The 45th moved slowly through the dark, and by daylight it was clear that the 1st Battalion had become separated from the regiment and was lost somewhere Northwest of Bani in the Capitangan Valley. The rest of the regiment there in the Capitangan Valley went into a “widely dispersed bivouac” on the morning of 17 January. Visibility was poor, with seven feet tall Cogon grass and some tall Mango trees in the area.

At this point, it appeared that the unit still had to cover some 6,000 yard to reach its designated position. It was rough country and lacked any kinds of roads to help in lateral mobility. The 31st Infantry was to the Northwest, and needed help after launching a counter-attack that morning. The 3rd Battalion, 45th Infantry, commanded by Major Dudley G. Strickler, moved North at 1200 on a 353-degree Magnetic Azimuth with the three rifle companies led by the battalion commander, and slower moving heavy weapons company and medical detachment following at best speed. The 2nd Battalion was about a half mile to the east of the 3rd, and the 1st Battalion was still missing somewhere to the West. The night movement through unfamiliar terrain with little to no directions had disrupted the approach of the regiment, but time was critical and the unit began to commit itself to the area as best it could.

At about 1530, the Regimental Commander, Col. Doyle, and the 2nd Battalion commander joined up the 3rd Battalion column as it crossed the southern side of the Capitangan Valley, approaching it unescorted from the Southeast. At 1600 the slower part of the battalion joined up with the rifle companies, which were waiting at a native trail that paralleled the East-West oriented ridgeline between the Capitangan and Santa Cruz rivers.

From there the 3rd Battalion moved West along the native trail and at 1730 reached the “deep, wide and steep-sided gorge of the Capitangan River,” crossing in single file and gathering in a Mango grove on the northern side. An officer remembered this march: cross country on foot, dragging machine guns, mortars and a 37mm gun for miles through jungle, up and down ravines up to 30 feet deep using ropes and vines.” It was an arduous experience.

Darkness fell as the last man crossed about 1930 hours and the column started marching westward. An hour later they encountered an unmarked fork in the trail. At this point, the weary soldiers were ordered to rest along the trail, and reconnaissance teams went out to try and find out which way the battalion should proceed. For a second night the soldiers heard the booming of heavy artillery.

By 0200 on 18 January, guides reached the 3rd Battalion, and senior officers with the Regimental Commander went ahead to the Command Post of the 41st Infantry Division and a staff conference which included the commander of the 31st Infantry. The 31st commander requested the 45th to bring up its two battalions as soon as possible, to mount an attack to the right of the 31st Infantry. However, the map used in the conference was a simple engineer blueprint with no coordinates or details, and even the position of the 41st CP and 31st Infantry could not be plotted on the map. Nonetheless, the 3rd Battalion commander left at 0400 to lead his troops forward.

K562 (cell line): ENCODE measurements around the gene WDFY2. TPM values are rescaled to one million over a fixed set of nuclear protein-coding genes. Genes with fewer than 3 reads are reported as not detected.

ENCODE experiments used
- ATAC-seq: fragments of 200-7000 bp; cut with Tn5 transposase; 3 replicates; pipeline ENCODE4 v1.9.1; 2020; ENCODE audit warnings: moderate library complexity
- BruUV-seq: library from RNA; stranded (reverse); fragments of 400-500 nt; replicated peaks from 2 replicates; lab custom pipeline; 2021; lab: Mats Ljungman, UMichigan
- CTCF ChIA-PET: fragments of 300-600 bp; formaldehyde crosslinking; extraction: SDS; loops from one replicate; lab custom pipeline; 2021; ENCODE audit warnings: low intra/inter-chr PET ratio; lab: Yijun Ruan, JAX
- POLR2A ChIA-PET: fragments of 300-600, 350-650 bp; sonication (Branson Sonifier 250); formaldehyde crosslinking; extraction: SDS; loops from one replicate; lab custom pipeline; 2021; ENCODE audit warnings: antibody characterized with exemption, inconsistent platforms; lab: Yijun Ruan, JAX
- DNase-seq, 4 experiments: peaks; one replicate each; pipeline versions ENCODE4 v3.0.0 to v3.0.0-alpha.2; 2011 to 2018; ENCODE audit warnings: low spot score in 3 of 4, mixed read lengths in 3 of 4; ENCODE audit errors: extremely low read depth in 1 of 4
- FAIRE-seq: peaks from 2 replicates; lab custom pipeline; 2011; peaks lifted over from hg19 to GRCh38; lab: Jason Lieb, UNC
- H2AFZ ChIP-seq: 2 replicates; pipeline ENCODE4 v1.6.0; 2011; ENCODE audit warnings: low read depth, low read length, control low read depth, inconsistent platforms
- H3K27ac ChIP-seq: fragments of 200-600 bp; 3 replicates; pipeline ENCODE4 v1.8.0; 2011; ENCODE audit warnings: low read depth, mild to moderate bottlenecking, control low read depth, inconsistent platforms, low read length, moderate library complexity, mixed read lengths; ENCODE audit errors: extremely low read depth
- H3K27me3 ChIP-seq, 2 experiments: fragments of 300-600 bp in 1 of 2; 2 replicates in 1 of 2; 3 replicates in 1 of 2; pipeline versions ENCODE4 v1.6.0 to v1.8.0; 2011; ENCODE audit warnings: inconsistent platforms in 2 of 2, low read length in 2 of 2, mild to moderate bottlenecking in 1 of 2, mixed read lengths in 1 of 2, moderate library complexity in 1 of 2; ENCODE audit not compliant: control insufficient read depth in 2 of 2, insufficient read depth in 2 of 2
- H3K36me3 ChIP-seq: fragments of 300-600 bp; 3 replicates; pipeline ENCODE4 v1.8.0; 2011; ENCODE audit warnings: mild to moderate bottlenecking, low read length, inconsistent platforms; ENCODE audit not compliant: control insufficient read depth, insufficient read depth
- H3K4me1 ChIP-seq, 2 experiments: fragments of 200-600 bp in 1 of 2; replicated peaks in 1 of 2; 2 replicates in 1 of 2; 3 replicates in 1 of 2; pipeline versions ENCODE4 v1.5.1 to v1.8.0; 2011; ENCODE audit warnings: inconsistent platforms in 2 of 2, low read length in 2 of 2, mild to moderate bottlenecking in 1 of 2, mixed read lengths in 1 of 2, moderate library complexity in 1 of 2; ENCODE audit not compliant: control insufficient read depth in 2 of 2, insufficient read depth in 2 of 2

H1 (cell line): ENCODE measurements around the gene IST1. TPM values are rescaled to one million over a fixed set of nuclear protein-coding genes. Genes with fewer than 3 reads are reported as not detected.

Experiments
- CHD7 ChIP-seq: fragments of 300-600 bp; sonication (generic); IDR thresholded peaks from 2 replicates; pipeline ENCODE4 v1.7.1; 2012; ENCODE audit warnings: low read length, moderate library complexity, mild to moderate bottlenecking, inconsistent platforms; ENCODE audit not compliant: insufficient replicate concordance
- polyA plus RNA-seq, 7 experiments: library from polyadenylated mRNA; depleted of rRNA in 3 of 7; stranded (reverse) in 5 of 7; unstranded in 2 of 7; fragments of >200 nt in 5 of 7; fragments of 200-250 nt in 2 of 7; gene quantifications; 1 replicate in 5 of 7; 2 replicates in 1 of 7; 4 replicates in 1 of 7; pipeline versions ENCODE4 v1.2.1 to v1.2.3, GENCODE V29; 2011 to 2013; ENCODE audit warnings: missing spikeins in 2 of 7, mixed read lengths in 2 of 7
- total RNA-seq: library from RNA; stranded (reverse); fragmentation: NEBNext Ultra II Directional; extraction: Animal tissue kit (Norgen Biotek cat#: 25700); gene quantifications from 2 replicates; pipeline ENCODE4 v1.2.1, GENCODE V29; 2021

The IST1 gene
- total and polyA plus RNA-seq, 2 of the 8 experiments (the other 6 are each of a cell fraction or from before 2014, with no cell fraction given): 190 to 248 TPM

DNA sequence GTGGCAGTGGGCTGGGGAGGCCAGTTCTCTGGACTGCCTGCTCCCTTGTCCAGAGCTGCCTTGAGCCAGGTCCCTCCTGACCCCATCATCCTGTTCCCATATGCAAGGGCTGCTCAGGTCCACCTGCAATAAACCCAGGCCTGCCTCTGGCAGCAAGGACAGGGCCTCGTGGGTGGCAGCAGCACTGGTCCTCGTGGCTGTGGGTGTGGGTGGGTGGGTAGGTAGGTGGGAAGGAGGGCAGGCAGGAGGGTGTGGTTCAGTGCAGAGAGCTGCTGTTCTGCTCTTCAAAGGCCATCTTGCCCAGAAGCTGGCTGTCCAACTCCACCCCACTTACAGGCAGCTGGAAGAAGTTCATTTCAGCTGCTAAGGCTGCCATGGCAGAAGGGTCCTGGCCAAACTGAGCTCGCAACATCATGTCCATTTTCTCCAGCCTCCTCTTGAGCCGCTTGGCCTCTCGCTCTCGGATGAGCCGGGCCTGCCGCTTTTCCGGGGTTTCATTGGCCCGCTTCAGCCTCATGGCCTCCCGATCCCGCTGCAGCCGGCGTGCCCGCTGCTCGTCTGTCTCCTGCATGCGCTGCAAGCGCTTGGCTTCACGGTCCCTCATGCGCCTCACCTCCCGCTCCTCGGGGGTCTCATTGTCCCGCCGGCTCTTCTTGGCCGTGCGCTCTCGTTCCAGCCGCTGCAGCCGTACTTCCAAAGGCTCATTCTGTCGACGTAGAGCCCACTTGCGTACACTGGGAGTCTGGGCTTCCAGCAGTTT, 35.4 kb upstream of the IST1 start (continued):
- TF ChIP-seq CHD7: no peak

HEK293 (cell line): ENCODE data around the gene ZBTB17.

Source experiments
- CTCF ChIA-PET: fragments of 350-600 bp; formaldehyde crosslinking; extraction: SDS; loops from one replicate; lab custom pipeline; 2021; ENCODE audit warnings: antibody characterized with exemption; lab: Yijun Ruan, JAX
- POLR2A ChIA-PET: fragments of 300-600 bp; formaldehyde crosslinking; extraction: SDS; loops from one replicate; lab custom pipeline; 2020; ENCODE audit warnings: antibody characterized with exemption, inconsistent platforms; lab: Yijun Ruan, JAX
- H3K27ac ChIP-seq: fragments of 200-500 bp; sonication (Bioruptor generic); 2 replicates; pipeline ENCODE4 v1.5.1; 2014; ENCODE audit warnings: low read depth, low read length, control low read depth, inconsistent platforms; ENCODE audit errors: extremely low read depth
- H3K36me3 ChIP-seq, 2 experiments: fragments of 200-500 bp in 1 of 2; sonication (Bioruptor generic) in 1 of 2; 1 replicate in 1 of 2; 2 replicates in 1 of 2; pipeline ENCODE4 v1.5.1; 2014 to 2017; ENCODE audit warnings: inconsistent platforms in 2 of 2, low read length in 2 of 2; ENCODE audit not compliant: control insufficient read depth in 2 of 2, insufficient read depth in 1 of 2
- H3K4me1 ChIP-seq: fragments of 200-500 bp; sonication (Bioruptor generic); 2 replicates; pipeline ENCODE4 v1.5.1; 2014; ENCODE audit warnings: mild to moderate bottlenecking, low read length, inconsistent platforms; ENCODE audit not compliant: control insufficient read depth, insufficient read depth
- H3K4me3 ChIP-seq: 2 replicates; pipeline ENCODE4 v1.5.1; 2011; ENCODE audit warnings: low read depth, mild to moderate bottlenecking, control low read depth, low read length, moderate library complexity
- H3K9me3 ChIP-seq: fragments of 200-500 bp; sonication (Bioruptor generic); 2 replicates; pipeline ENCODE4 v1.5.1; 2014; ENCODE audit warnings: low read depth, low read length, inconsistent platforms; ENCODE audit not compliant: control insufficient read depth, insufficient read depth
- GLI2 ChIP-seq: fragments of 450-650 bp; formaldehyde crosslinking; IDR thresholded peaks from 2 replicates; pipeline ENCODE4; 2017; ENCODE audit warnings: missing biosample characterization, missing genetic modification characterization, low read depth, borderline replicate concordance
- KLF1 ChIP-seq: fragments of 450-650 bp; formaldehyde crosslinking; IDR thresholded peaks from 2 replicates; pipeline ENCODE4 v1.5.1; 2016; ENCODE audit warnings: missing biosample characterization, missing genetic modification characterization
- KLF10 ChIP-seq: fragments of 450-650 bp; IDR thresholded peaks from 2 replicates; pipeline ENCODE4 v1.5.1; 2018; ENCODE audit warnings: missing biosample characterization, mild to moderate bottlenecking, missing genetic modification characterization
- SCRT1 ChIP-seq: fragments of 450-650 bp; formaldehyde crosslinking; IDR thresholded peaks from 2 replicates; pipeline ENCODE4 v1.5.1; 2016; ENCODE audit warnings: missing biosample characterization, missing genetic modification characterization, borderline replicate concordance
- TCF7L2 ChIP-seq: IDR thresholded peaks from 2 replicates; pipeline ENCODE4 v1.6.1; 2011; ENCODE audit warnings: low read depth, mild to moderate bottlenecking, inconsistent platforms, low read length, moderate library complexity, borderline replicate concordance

Daylight revealed a trail marker of sorts: ten yards along the North fork was a piece of toilet tissue marking the way to a position just behind the 31st Infantry, some 1,000 yards east of the Abucay Hacienda. The trail climbed along a ridgeline curving to the Northeast and into the thick vegetation of the lower slopes of Mt. Natib. It took some four hours to make this part of the journey. As the lead rifle companies reached the area, the exhausted Scouts rested in a sugar cane patch, eating the sugar cane, waiting for the heavy weapons and medical section to cross the Santa Cruz River and catch up. With only general directions and distances to go by on the poorly mapped terrain, the tired and hungry battalion had actually traveled beyond the regiment’s intended assembly area, and would now go on to attack the enemy on the exposed left flank of the 31st Infantry, instead of the originally planned right flank. With the battle raging there was no time to lose in attacking the enemy.

After three and a half grueling days, the 45th Infantry (PS) had finally reached the Abucay Line. With the 31st Infantry already engaged in a tough counter-attack, the Philippine Scouts of the 3rd Battalion would soon be in action in one of the most significant battles of the Bataan Campaign. The 2nd Battalion would join in as well, in the originally intended location, and even the 1st Battalion would find the way to join the 2nd Battalion as the 45th Infantry Regiment (PS) made its bid to help hold the Abucay Line.


45th Infantry Regiment (United States), page on Wikipedia at:

Besbeck, Louis B., “The Operations of the 3rd Battalion, 45th Infantry (Philippine Scouts) at the Hacienda at Mt. Natib, Luzon, 16 – 25 January 1942 (Bataan Campaign) (Personal Experience of a Battalion Executive Officer).”  The Infantry School, Ft. Benning, GA, Advanced Officers Course, 1946-1947, at:

Morton, Louis, “The Fall of the Philippines,” Chapter XVI, The First Battle of Bataan, at:

Picture of Mt. Natib at:

Whitman, John W. “Bataan – Our Last Ditch.” Hippocrene Books, Inc., NY, 1990

Whitman, John W., “US Army Doctrinal Effectiveness on Bataan, 1942: The First Battle,” US Army Command and General Staff College Thesis Paper, Ft. Leavenworth, KS, 1984, at: